Other recent publications[edit]

A list of other recent publications that could not be covered in time for this issue – contributions are always welcome for reviewing or summarizing newly published research.

  • "Snuggle: Designing for efficient socialization and ideological critique"[8]
  • "Preferences in Wikipedia abstracts: Empirical findings and implications for automatic entity summarization"[9]
  • "Cluster approach to the efficient use of multimedia resources in information warfare in wikimedia"[10] (from the abstract: "A new approach to uploading files in Wikimedia is proposed with the aim to enhance the impact of multimedia resources used for information warfare in Wikimedia.")
  • "From open-source software to Wikipedia: ‘Backgrounding’ trust by collective monitoring and reputation tracking"[11] (from the abstract: "It is shown that communities of open-source software—continue to—rely mainly on hierarchy (reserving write-access for higher echelons), which substitutes (the need for) trust. Encyclopedic communities, though, largely avoid this solution. In the particular case of Wikipedia, which is confronted with persistent vandalism, another arrangement has been pioneered instead. Trust (i.e. full write-access) is ‘backgrounded’ by means of a permanent mobilization of Wikipedians to monitor incoming edits. ... Finally it is argued that the Wikipedian monitoring of new edits, especially by its heavy reliance on computational tools, raises a number of moral questions that need to be answered urgently.")

References[edit]

  1. Okoli, Chitu and Mehdi, Mohamad and Mesgari, Mostafa and Nielsen, Finn Årup and Lanamäki, Arto (2014): Wikipedia in the eyes of its beholders: A systematic review of scholarly research on Wikipedia readers and readership. Journal of the American Society for Information Science and Technology . ISSN 1532-2882 (In Press) PDF
  2. Tinati, Ramine; Paul Gaskell; Thanassis Tiropanis; Olivier Phillipe; Wendy Hall (2014). "Examining Wikipedia across linguistic and temporal borders". Proceedings of the Companion Publication of the 23rd International Conference on World Wide Web Companion. WWW Companion '14. International World Wide Web Conferences Steering Committee. pp. 445–450. 
  3. CHANG, YANG-JUI; YU-Chuan Tsai; Hung-Yu Kao (May 2014). "Bipartite editing prediction in Wikipedia". Journal of Information Science and Engineering 30 (3): 587-603. 
  4. Galloway, Ed; Cassandra DellaCorte (2014-05-02). "Increasing the discoverability of digital collections using Wikipedia: the Pitt experience". Pennsylvania Libraries: Research & Practice 2 (1): 84–96. ISSN 2324-7878. doi:10.5195/palrap.2014.60.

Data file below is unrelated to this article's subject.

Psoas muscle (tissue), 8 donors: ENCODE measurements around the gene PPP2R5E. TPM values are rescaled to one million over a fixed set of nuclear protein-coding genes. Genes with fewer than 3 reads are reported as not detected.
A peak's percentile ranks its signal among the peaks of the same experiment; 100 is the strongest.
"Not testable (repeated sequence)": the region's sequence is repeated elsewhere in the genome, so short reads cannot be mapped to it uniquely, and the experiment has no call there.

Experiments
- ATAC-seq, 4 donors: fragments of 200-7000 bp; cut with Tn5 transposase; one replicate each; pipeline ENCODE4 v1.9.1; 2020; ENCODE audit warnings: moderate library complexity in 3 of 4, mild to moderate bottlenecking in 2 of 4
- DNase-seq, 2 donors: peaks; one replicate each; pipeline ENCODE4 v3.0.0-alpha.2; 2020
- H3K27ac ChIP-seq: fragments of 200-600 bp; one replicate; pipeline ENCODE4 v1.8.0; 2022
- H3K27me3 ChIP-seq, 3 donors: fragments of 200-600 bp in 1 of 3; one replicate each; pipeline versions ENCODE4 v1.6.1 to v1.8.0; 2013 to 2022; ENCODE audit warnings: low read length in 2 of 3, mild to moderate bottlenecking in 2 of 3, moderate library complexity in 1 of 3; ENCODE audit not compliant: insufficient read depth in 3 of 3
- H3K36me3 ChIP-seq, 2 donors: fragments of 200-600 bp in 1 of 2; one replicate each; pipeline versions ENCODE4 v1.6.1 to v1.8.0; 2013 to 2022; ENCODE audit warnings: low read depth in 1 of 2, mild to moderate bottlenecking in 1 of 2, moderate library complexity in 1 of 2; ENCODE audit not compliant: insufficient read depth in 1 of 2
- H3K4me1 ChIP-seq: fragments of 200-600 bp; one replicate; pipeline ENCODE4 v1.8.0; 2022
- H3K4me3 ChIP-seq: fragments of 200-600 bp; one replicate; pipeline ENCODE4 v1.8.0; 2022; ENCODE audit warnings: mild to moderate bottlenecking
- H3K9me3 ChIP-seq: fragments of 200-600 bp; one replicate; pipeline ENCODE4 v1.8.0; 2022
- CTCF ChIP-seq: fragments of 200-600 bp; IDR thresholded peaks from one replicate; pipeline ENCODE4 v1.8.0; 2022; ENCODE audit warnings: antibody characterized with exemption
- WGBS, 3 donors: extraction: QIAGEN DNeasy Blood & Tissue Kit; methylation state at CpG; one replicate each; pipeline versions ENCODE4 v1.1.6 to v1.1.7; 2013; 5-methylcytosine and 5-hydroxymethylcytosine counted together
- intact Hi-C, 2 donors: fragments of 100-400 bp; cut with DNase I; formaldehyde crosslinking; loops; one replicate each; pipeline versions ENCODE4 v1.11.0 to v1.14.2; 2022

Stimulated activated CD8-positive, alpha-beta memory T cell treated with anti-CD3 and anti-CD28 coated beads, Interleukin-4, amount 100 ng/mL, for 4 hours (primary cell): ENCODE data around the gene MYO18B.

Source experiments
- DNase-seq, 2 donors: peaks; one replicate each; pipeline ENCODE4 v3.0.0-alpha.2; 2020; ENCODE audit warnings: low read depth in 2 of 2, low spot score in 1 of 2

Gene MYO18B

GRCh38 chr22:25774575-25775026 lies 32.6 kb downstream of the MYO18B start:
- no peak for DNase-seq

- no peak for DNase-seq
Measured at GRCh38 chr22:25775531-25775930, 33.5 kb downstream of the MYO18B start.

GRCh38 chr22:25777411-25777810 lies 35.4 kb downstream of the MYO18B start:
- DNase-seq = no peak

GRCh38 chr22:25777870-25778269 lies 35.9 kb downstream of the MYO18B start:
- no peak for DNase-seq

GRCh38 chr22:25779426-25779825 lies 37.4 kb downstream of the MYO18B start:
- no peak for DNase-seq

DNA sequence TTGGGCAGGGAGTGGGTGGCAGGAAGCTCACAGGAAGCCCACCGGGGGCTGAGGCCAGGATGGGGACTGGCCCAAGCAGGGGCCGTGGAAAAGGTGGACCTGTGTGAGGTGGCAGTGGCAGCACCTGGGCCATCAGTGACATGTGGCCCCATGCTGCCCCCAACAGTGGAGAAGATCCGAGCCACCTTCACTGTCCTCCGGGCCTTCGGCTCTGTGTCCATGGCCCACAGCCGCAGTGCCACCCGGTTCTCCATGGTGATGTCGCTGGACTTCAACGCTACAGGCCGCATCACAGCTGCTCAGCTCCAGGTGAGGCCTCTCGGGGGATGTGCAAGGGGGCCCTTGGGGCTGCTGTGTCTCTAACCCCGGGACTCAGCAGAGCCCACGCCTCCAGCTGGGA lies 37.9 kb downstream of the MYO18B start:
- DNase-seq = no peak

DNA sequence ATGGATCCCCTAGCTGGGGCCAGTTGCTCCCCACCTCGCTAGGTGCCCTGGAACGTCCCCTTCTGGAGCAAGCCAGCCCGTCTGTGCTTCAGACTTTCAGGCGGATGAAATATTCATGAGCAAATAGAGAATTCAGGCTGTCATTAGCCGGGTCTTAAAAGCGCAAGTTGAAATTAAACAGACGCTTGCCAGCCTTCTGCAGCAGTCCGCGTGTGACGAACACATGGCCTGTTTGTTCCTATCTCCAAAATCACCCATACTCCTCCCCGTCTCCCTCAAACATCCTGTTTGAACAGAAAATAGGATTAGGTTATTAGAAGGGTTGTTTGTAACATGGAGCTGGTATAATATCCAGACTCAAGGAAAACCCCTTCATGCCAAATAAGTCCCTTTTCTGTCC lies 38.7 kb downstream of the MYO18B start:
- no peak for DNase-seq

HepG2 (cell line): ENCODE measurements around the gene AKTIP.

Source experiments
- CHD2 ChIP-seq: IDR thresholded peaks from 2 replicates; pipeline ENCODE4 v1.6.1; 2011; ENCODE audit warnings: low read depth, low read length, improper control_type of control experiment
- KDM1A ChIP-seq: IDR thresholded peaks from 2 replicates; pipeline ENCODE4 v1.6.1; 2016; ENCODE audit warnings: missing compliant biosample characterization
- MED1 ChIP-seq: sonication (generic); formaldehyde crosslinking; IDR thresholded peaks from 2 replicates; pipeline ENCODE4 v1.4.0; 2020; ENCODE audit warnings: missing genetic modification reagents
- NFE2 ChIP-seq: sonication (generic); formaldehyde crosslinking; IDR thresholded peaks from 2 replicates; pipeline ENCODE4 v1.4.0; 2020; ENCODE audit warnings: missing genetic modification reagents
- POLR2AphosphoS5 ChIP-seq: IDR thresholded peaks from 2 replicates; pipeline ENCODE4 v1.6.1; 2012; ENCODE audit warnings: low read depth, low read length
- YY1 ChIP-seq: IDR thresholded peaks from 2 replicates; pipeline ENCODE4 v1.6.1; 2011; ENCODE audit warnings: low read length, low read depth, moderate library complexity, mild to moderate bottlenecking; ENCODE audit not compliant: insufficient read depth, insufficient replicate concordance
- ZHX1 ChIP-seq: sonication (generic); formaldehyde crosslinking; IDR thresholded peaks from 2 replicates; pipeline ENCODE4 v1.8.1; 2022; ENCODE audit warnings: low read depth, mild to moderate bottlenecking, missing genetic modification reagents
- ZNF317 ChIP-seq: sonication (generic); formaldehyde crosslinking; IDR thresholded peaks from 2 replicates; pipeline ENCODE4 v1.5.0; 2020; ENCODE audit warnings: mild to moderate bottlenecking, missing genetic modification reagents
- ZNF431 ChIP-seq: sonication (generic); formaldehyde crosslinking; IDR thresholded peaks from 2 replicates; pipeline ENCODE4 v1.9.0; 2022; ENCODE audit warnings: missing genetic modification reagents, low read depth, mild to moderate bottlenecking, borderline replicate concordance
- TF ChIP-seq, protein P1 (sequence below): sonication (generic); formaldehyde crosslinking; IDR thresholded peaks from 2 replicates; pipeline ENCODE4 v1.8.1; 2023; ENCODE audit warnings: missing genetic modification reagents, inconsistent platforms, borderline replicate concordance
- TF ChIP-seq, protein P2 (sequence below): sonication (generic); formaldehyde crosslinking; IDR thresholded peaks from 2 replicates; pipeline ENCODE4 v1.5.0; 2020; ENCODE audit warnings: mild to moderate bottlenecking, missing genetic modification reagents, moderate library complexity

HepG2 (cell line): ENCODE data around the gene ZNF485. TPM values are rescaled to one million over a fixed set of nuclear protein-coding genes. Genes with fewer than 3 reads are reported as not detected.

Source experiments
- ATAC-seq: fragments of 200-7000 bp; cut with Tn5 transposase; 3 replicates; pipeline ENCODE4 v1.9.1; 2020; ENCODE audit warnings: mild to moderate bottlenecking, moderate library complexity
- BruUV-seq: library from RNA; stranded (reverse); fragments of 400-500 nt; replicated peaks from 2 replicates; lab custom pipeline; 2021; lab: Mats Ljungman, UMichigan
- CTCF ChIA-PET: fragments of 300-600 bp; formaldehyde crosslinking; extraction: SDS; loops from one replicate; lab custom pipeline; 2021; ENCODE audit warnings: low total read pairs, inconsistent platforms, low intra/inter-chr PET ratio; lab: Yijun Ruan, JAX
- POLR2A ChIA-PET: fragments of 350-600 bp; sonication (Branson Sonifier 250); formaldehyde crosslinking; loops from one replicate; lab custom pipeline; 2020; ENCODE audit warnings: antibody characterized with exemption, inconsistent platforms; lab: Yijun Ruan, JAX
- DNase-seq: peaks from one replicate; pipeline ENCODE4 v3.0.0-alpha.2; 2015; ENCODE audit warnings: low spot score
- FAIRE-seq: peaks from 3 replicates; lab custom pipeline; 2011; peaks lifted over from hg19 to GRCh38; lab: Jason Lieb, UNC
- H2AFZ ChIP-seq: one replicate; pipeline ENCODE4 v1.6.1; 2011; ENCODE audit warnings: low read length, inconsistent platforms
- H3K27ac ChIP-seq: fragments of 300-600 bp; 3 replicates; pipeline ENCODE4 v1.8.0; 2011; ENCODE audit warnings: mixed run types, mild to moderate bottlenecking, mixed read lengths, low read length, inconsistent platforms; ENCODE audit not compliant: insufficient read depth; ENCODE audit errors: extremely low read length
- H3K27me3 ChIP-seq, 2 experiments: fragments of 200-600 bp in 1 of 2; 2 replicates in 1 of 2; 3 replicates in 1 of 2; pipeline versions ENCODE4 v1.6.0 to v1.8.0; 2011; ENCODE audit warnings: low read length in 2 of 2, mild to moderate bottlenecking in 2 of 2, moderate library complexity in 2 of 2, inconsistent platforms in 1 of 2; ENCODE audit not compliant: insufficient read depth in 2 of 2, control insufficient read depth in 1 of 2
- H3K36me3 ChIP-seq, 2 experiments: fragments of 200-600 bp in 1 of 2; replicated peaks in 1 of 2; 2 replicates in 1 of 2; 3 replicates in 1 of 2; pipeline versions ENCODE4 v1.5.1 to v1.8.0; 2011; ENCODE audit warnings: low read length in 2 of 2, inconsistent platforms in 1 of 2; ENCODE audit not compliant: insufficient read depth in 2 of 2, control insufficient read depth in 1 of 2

5. Seo-Young Lee, Sang-Ho Lee, "A Comparison Study on the Key Factors for Success of Social Authoring Systems – focusing on Naver KiN and Wikipedia", AISS: Advances in Information Sciences and Service Sciences, Vol. 5, No. 15, pp. 137 ~ 144, 2013,PDF
  6. cgcsblog. "Citation-Filtered". Retrieved 31 May 2014. 
  7. Olivier Van Laere, Steven Schockaert, Vlad Tanasescu, Bart Dhoedt, Christopher B. Jones: Georeferencing Wikipedia documents using data from social media sources. Preprint, accepted for publication in: ACM Transactions on Information Systems, Volume 32 Issue 3 PDF
  8. Halfaker, Aaron; R. Stuart Geiger; Loren Terveen (2014-04-28). "Snuggle: designing for efficient socialization and ideological critique" (PDF). CHI: Conference on Human Factors in Computing Systems. doi:10.1145/2556288.2557313. 
  9. Xu, Danyun; Gong Cheng; Yuzhong Qu (March 2014). "Preferences in Wikipedia abstracts: empirical findings and implications for automatic entity summarization". Information Processing & Management 50 (2): 284–296. ISSN 0306-4573. doi:10.1016/j.ipm.2013.12.001.  Closed access
  10. Alguliev, R. M.; R. M. Aliguliyev; I. Ya Alekperova (2014-03-01). "Cluster approach to the efficient use of multimedia resources in information warfare in wikimedia". Automatic Control and Computer Sciences 48 (2): 97–108. ISSN 0146-4116. doi:10.3103/S0146411614020023.  Closed access
  11. de Laat, Paul B. (2014-04-22). "From open-source software to Wikipedia: ‘backgrounding’ trust by collective monitoring and reputation tracking". Ethics and Information Technology: 1–13. ISSN 1388-1957. doi:10.1007/s10676-014-9342-9.  Closed access
Supplementary references:
  1. Okoli, C., Mehdi, M., Mesgari, M., Nielsen, F., & Lanamäki, A. (2012, October 24). The People’s Encyclopedia Under the Gaze of the Sages: A Systematic Review of Scholarly Research on Wikipedia. SSRN Scholarly Paper, Montreal. http://papers.ssrn.com/abstract=2021326
  2. Rut Jesus; Martin Schwartz; Sune Lehmann (2009). "Bipartite networks of Wikipedia's articles and authors: a meso-level approach" (PDF). 
  3. Klein. "Measuring Editor Collaborativeness With Economic Modelling". 


Wikimedia Research Newsletter
Vol: 4 • Issue: 5 • May 2014